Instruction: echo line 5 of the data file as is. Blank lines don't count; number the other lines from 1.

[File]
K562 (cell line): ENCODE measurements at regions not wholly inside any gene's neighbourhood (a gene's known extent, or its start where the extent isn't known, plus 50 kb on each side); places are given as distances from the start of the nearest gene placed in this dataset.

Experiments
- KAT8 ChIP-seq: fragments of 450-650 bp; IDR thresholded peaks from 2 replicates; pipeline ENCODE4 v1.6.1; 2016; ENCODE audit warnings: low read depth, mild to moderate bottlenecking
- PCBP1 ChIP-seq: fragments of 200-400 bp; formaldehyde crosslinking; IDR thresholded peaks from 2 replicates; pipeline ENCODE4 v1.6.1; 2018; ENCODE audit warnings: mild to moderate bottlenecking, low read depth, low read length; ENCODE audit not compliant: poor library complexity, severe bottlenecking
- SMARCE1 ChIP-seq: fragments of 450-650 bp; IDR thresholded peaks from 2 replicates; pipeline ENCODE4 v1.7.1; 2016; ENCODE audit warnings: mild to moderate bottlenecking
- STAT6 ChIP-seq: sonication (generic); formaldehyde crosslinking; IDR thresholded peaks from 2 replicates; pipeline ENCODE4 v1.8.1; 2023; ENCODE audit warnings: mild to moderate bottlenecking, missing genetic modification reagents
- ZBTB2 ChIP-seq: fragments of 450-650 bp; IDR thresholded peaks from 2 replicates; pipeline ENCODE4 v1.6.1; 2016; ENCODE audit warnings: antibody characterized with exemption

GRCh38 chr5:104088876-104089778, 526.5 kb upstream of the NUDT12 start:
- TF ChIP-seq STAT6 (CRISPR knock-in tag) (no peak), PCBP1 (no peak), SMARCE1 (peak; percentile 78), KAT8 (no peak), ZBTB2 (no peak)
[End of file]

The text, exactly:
- SMARCE1 ChIP-seq: fragments of 450-650 bp; IDR thresholded peaks from 2 replicates; pipeline ENCODE4 v1.7.1; 2016; ENCODE audit warnings: mild to moderate bottlenecking